With such a strong focus on the gender perspective in renewable energy, Frontier Energy differentiates itself by focusing on the social aspects of the energy transition story.
“As I said, the women are the middle drivers of the economy. Therefore, they have a specific interaction with and an appreciation for how the system which they operate in moves.
And since they are the drivers of the community, if you are an investor in renewable energy and you don’t have the community’s buy-in, you’re very unlikely to succeed in the long term. This social license to operate so-to-speak is very delicate and the goodwill a company has while working in an area and with the community, should be held in high regard by an investor.
What’s so differentiating about Frontier Energy is that whatever the starting point is for a project in which we are invested, as an active partner, the first thing we do is hire the social team before any other hiring,” says Keziah.
Through the relationships that the social team builds, they gain trust with the community. This trust allows for women to feel the space to actively participate in the renewables-based energy access sector discussion.
Financing renewable energy in emerging markets
A dependable and affordable energy supply is crucial to socio-economic development and key to achieving many of the Sustainable Development Goals. Access to modern energy technology can make the difference between poverty and prosperity. If we do not address social and economic issues, we will not be able to solve the climate change problem. Yet, all social and economic development will be futile if we do not address this major challenge.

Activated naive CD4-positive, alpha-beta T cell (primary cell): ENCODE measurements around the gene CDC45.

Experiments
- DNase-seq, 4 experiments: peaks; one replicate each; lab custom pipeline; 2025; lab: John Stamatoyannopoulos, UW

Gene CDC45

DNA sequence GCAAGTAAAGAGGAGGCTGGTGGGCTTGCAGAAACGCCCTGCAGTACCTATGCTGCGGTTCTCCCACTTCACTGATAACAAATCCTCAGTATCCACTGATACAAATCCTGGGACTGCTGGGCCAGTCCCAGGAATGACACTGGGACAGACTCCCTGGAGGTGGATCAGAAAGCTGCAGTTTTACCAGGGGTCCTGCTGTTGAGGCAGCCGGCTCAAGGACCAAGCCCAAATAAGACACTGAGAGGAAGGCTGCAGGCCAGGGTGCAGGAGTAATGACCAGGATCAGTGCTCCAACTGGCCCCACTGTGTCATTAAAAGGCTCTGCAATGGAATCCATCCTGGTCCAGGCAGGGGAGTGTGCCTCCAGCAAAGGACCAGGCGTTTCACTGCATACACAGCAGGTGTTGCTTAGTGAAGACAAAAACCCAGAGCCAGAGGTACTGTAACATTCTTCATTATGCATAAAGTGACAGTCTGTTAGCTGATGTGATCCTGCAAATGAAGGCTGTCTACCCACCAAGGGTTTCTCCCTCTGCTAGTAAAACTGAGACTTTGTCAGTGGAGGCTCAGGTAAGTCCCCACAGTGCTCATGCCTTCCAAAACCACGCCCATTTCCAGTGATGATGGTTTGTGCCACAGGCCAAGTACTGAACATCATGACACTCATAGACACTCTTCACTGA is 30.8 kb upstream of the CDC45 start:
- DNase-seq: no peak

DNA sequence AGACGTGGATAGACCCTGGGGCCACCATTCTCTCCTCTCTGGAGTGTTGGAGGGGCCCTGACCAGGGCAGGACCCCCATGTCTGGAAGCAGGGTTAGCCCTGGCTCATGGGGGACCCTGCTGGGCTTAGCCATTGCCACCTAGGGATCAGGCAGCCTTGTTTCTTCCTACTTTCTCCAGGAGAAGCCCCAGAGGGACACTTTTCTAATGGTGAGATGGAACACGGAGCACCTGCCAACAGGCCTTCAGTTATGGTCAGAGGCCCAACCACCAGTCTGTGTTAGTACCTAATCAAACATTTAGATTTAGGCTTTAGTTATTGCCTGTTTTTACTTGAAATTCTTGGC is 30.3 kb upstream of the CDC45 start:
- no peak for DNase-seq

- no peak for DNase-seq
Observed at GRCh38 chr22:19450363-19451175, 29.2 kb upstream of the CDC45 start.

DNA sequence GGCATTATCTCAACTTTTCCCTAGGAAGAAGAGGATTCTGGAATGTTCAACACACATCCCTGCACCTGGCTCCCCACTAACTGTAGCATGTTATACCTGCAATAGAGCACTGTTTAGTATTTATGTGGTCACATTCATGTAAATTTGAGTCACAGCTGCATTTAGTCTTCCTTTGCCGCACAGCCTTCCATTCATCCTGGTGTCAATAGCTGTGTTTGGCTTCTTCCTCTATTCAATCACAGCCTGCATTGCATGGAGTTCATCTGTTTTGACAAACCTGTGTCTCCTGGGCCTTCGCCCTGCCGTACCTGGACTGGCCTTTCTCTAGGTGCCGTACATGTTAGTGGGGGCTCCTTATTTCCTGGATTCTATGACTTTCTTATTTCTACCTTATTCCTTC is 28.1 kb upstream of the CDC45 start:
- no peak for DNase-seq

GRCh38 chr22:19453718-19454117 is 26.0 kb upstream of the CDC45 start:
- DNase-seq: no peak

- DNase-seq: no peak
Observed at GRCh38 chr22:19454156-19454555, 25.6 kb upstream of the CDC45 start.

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Including women in the decision-making process
When looking ahead, Keziah envisions a continued role for her team in the inclusion of women’s participation.
“We want to continue to include women as stakeholders in the conversation. In some areas in which we have developed projects, our team has held stakeholder meetings and usually in these initial meetings, it comprises of 90 people and barely 20 are women. Out of the 20, if you ask a woman any question directly, she will not speak openly. But over a period of two years as the project moves from development to construction and later to operation, our Community Liaison Officers build trust with the households, more women will attend the stakeholder meetings, making up at least half of the attendees.
Through the relationships that we build, we encourage women to attend with their husbands and be included in conversations such as compensation for property. In our philosophy, they must be aware of what income is coming into their home and if we exclude women in the conversation, they will never be part of the project fully.
"Looking ahead, we must be careful not to be seen as a disrupter of the social set-up and who runs the household. The communities are very remote and have a very traditional patriarchal set-up that would resist changes to their status quo if it came too fast for them. However, it is our intention to continue to give a platform to women to speak up and be included in the decision-making process. All of their ideas lead toward a stronger direction and that, has a ripple effect beyond the immediate community and the project.”
Explore our Energy and Climate impact report ‘Accelerating the energy transition’ to find out more about our role as impact investor. The report presents our 2020 results in a context of numbers and stories and showcases our mission to make money work for positive change.